Cayuga County-area high school sports teams have spoiled us in recent years.
I started at The Citizen in September 2015. Within my first six months on the job, I covered one state finalist (Skaneateles hockey) and two state semifinalists (Skaneateles boys soccer, Moravia boys basketball).
Skaneateles hockey's 3-2 overtime loss to Kenmore East in the Division II state championship was one of the best games I've ever seen in person; the Lakers were five minutes away from back-to-back state titles, but the Bulldogs tied the game in regulation and won it in sudden death.
Last winter, I covered Moravia boys basketball's run to the state championship that started with a win in the Section IV, Class C quarterfinals over Spencer Van-Etten and ended with a victory over Lake George in the NYSPHSAA Class C championship.
Those Blue Devils were a special team — I might never again see a group battle back from 21 points in the first quarter to win a state tournament game like Moravia did in the regionals against Section III's Cooperstown (a year after beating the Hawkeyes, in the same game, in double overtime). Games like that ... you don't forget.
Just like I'll always remember covering the highest-scoring high school football game in New York state playoff history. That happened last fall on Nov. 18 when Skaneateles and Section VI's Cleveland Hill combined for 119 points in the Class C state semifinal. Lakers quarterback Patrick Hackler accounted for nine touchdowns in that game. Skaneateles moved on to win the state title a week later.
But special things like that don't happen all the time. For the first time in my three years at The Citizen, we won't have a boys basketball team playing for a sectional title.
Had anyone said that two weeks ago, I wouldn't have believed it — of the nine schools in our coverage area, eight qualified for sectionals and three had a No. 3 seed or better.
Moravia (seeded No. 3 in the Section IV, Class C playoffs) couldn't recapture the magic from last year and bowed out to Lansing in the quarterfinals. Union Springs, fresh off its first IAC division title since 2008, was eliminated in the same round.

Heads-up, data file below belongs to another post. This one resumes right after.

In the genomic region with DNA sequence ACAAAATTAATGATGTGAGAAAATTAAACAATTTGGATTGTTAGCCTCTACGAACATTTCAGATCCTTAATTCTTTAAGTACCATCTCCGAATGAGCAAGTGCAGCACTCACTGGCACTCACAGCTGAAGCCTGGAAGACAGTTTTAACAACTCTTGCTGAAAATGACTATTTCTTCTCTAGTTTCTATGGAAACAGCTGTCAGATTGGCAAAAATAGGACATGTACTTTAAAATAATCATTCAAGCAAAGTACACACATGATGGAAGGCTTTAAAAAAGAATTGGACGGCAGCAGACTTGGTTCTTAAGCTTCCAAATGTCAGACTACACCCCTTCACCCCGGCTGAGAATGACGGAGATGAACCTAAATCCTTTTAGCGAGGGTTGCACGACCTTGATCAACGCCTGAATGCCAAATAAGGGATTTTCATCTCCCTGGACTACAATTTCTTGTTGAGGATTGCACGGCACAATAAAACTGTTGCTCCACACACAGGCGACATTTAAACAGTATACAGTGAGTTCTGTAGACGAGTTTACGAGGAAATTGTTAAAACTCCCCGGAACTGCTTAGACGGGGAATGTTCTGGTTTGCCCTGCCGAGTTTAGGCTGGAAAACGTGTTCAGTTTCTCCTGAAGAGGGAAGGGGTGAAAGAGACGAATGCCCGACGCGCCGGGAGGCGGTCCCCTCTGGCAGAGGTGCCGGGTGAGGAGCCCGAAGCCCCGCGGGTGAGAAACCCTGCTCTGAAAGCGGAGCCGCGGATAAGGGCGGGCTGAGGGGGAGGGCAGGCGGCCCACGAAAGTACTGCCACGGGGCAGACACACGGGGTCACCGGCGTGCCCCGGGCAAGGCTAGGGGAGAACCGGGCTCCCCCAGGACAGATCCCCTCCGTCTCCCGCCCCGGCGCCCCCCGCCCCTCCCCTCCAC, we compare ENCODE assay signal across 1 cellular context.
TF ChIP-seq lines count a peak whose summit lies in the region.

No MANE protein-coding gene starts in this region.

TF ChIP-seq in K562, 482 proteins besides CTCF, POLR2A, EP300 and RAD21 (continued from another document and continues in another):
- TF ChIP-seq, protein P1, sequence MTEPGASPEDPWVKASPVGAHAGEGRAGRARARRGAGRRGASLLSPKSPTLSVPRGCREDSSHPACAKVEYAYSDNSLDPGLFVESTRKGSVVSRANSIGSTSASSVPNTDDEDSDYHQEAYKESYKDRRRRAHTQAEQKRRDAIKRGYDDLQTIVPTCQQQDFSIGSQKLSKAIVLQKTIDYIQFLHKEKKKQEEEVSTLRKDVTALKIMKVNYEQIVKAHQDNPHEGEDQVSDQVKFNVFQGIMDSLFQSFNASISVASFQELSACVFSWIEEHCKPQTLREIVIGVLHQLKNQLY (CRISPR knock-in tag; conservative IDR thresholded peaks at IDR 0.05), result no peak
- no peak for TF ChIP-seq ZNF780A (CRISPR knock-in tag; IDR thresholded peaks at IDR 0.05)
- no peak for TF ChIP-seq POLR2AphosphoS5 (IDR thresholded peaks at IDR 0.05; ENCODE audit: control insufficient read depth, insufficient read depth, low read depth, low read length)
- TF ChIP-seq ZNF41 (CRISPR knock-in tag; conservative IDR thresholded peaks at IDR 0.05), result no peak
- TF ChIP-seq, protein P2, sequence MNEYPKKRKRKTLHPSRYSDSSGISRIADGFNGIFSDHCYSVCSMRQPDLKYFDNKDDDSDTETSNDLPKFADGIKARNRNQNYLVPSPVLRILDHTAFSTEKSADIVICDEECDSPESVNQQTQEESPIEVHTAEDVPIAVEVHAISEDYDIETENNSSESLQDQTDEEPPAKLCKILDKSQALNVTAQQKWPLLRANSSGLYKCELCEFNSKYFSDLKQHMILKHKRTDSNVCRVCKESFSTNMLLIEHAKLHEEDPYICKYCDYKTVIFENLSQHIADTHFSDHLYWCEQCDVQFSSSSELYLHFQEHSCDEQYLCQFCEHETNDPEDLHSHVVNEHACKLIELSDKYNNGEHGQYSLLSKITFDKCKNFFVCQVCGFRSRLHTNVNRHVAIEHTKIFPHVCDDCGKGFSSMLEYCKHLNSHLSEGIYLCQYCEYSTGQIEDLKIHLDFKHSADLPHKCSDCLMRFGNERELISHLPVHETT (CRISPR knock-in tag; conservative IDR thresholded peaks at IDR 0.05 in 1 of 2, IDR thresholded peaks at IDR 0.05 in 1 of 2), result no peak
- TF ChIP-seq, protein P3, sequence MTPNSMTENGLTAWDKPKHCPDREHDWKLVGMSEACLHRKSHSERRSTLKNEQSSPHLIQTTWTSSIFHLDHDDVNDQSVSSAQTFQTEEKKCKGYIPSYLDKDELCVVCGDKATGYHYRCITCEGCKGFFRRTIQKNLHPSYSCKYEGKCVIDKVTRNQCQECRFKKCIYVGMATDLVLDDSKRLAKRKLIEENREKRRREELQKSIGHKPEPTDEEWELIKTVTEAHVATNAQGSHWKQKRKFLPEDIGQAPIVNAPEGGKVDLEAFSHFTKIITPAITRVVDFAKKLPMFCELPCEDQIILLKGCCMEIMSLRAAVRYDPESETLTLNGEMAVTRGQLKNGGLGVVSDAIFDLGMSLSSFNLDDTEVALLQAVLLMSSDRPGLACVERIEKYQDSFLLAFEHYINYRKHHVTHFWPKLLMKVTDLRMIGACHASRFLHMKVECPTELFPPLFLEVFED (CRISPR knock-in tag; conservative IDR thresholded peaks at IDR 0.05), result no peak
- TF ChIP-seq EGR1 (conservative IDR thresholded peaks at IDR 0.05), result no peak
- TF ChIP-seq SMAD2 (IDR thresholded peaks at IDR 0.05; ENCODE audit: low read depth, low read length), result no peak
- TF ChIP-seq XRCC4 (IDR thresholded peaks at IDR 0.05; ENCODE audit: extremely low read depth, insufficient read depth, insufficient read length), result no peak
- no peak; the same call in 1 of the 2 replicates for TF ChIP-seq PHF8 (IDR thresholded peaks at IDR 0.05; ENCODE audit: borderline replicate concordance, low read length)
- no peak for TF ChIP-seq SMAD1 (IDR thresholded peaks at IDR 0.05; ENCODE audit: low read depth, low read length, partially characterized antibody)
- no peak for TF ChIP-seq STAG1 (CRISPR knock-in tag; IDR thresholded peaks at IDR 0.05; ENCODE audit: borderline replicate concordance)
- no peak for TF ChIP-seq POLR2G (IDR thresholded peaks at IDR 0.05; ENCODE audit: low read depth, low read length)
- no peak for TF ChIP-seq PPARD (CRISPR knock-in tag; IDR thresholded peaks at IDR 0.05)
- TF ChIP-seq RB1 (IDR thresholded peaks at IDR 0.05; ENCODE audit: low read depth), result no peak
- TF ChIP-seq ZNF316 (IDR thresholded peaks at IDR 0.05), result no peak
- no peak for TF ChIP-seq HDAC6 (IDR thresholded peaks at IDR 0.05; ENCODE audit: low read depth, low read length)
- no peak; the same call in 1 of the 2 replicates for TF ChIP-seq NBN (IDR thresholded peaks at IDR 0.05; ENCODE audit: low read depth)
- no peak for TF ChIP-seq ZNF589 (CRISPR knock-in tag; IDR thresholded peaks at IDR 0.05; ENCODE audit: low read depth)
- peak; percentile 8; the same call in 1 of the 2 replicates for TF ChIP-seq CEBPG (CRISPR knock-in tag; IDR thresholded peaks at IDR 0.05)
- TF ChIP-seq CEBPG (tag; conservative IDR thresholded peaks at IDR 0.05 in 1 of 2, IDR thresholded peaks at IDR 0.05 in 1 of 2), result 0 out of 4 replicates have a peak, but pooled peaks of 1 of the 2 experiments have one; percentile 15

Weedsport, the No. 1 seed in the Section III, Class C playoffs, was knocked out by Tully in the semifinals for the third straight year, despite beating the Black Knights by 36 points in a match-up earlier this season.
It goes to show how hard it is to win in sectionals; one bad day could mean the end of a team's season.
This year attention has shifted to some different programs. Auburn hockey captured its first sectional title since 2014 on Monday and has a chance, with a win over Ogdensburg on Saturday, to move on to its second state final four.
The Maroons defeated Clinton in the section championship, but the margin to get there was slim — Auburn needed sudden-death overtime to defeat New Hartford in the semifinals.
Auburn's season is an example of young athletes setting a goal and doing everything in their power to obtain it. Maroons captain Jake Morin reached 100 career goals earlier this season, and when I spoke to him about the accomplishment for a story, Morin didn't seem all that interested in discussing it.
Instead, Morin talked about "the banner." He said 100 career goals is cool, but it doesn't mean much if the Maroons aren't the last team standing. Well, he delivered the overtime goal in the semis and a hat trick in the section title game (with plenty of help from the lightning-quick hands of Johnny Malandruccolo and the poise of goalie Jack Kalabanka).
Whether the highlight of the season has already passed or if there is more to come remains to be seen.